While he managed to keep it together during the interview segment, he went nuts backstage during a commercial break, becoming violent, tossing a chair and cracking a window, and ripping his shirt off in a rage.

I read this story and just shook my head. Here we go again, I thought.

But then Brown went and did something that – in its own way – made the most sense. He took to Twitter and ranted about being tired of people bringing up his past behaviour, when Charlie Sheen and other celebrities were praised, even rewarded, for it.

He deleted it moments later, but it was up long enough for people to catch it.

And there you have it.  

Like Brown, Sheen’s behaviour towards women is appalling. He’s unrepentant. And he’s got issues.

And yet, what  does it say about me, if I decide not to watch Chris Brown on TV or listen to his music …

But spend my hard-earned money to see someone who clearly has a LOT of demons he refuses to deal with, and truly doesn’t care, as long as I help fund his destructive lifestyle? 

Or, go to see a movie starring Mel Gibson, knowing of the vitriol-fuelled things he screamed over the phone at someone who was formerly his wife? (I realize that situation is frought with its own issues because of the players involved.)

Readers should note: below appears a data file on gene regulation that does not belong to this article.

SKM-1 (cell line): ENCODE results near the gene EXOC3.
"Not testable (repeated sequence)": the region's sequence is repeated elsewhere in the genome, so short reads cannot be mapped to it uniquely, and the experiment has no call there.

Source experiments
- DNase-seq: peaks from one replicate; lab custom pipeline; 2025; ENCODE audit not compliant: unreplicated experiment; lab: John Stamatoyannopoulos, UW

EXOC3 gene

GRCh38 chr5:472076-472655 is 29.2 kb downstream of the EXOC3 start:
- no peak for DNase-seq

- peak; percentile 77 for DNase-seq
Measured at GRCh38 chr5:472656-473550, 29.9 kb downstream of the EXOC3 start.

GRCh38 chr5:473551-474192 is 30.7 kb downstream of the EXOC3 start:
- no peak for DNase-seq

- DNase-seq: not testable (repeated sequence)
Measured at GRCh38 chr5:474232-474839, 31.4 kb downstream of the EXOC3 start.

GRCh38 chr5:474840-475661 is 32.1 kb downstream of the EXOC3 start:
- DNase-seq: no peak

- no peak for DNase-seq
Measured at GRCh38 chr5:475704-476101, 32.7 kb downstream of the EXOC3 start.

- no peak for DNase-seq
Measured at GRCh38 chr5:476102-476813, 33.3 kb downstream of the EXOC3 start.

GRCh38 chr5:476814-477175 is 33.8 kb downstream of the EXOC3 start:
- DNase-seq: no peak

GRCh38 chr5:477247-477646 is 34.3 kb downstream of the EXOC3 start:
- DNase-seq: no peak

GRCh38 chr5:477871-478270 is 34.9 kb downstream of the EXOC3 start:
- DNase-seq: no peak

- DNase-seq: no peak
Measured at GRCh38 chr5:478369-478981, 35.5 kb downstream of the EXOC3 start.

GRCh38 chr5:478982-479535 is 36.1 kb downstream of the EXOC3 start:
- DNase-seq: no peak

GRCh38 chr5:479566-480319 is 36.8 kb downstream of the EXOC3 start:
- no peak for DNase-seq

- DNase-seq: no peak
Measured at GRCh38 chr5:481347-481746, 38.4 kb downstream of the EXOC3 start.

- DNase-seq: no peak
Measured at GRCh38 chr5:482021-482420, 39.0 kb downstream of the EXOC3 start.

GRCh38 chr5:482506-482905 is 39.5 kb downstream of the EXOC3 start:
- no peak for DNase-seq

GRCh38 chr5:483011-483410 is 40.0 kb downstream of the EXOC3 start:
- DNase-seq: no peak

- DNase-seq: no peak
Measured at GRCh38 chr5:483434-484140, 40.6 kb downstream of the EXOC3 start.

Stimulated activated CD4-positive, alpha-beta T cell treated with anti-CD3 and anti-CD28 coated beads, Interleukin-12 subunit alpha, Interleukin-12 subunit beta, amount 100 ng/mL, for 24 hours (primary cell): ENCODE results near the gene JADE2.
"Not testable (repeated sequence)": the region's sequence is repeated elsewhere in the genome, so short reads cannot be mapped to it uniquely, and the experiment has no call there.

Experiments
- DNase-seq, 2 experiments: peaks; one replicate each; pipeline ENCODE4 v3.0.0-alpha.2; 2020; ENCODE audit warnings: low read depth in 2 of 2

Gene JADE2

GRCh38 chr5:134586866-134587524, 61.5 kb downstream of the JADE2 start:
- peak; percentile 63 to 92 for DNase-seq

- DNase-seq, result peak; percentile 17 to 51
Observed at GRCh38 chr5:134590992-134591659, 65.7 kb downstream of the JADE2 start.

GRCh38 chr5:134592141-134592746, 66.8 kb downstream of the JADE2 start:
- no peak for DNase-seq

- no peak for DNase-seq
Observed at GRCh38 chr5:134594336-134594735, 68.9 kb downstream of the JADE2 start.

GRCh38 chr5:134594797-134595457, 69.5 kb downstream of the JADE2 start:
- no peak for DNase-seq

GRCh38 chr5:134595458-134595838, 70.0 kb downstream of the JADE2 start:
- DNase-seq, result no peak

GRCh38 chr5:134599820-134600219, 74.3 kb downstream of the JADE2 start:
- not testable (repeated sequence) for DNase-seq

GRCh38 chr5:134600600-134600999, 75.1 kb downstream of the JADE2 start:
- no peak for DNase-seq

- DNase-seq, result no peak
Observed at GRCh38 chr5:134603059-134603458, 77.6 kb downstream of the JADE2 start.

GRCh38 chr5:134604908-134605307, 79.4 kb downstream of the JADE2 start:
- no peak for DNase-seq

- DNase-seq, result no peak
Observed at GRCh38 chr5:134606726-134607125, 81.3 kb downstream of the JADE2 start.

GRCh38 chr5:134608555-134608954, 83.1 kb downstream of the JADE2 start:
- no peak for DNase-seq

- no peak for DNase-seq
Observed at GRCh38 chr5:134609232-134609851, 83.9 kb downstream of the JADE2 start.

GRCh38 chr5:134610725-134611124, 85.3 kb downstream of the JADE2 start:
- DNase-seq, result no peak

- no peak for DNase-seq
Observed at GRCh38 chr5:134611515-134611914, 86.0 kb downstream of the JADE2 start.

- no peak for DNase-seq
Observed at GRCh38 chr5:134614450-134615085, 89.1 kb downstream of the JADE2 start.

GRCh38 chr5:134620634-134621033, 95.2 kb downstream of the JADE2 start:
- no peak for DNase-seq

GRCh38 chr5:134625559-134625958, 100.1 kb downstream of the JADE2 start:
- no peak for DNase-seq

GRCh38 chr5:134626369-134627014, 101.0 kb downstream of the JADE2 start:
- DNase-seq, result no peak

But it’s all about consistency when it comes to personal convictions.

The Toronto Star’s Rob Salem wrote ALL about Sheen’s show in his column this morning – using much snappier language than myself. 

This isn’t an argument to talk people out of going, ’cause I’d never win. And I don’t think any less of my friend for wanting to go.

People are still going to run to Massey Hall tonight and tomorrow and gawk at the yard sale that is Charlie Sheen. They’re probably going to camp outside his hotel (which, if Facebook inferences prove to be accurate, is right next to my workplace).

But for me, my celebrity schadenfreude has evaporated. And what I see is people throwing their hard-earned money at a wilfully defiant, pathetic excuse for a human being who’s had it relatively easy his entire life.

My friend can keep her ticket.